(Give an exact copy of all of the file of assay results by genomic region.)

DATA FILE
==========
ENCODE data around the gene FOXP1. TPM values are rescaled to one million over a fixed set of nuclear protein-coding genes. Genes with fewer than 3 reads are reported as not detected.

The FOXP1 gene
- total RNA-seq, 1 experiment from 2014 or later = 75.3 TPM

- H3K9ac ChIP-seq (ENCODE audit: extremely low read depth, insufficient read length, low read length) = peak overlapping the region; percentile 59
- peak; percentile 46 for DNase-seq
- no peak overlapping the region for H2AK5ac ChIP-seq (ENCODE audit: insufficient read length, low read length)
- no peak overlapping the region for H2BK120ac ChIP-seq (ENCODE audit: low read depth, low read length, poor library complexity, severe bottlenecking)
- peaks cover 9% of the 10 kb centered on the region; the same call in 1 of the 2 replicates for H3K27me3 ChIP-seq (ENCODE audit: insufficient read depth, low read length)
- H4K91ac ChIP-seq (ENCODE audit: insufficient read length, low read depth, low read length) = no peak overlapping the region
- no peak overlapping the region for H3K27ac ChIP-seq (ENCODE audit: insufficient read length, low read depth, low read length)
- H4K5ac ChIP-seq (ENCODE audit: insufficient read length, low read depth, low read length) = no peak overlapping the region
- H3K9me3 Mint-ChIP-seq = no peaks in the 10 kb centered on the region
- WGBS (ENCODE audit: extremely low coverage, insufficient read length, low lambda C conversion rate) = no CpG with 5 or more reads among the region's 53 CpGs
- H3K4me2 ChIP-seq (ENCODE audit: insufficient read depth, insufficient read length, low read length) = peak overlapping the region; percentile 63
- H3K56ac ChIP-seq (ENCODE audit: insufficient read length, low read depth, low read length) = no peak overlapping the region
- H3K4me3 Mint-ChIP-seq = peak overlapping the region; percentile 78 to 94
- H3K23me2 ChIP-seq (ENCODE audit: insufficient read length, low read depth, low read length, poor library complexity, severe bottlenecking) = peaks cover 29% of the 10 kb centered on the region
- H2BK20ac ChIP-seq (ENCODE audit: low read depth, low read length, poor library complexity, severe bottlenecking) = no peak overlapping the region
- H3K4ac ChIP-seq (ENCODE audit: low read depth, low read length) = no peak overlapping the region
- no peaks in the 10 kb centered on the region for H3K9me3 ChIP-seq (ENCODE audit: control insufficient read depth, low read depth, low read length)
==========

ENCODE data around the gene FOXP1. TPM values are rescaled to one million over a fixed set of nuclear protein-coding genes. Genes with fewer than 3 reads are reported as not detected.

The FOXP1 gene
- total RNA-seq, 1 experiment from 2014 or later = 75.3 TPM

- H3K9ac ChIP-seq (ENCODE audit: extremely low read depth, insufficient read length, low read length) = peak overlapping the region; percentile 59
- peak; percentile 46 for DNase-seq
- no peak overlapping the region for H2AK5ac ChIP-seq (ENCODE audit: insufficient read length, low read length)
- no peak overlapping the region for H2BK120ac ChIP-seq (ENCODE audit: low read depth, low read length, poor library complexity, severe bottlenecking)
- peaks cover 9% of the 10 kb centered on the region; the same call in 1 of the 2 replicates for H3K27me3 ChIP-seq (ENCODE audit: insufficient read depth, low read length)
- H4K91ac ChIP-seq (ENCODE audit: insufficient read length, low read depth, low read length) = no peak overlapping the region
- no peak overlapping the region for H3K27ac ChIP-seq (ENCODE audit: insufficient read length, low read depth, low read length)
- H4K5ac ChIP-seq (ENCODE audit: insufficient read length, low read depth, low read length) = no peak overlapping the region
- H3K9me3 Mint-ChIP-seq = no peaks in the 10 kb centered on the region
- WGBS (ENCODE audit: extremely low coverage, insufficient read length, low lambda C conversion rate) = no CpG with 5 or more reads among the region's 53 CpGs
- H3K4me2 ChIP-seq (ENCODE audit: insufficient read depth, insufficient read length, low read length) = peak overlapping the region; percentile 63
- H3K56ac ChIP-seq (ENCODE audit: insufficient read length, low read depth, low read length) = no peak overlapping the region
- H3K4me3 Mint-ChIP-seq = peak overlapping the region; percentile 78 to 94
- H3K23me2 ChIP-seq (ENCODE audit: insufficient read length, low read depth, low read length, poor library complexity, severe bottlenecking) = peaks cover 29% of the 10 kb centered on the region
- H2BK20ac ChIP-seq (ENCODE audit: low read depth, low read length, poor library complexity, severe bottlenecking) = no peak overlapping the region
- H3K4ac ChIP-seq (ENCODE audit: low read depth, low read length) = no peak overlapping the region
- no peaks in the 10 kb centered on the region for H3K9me3 ChIP-seq (ENCODE audit: control insufficient read depth, low read depth, low read length)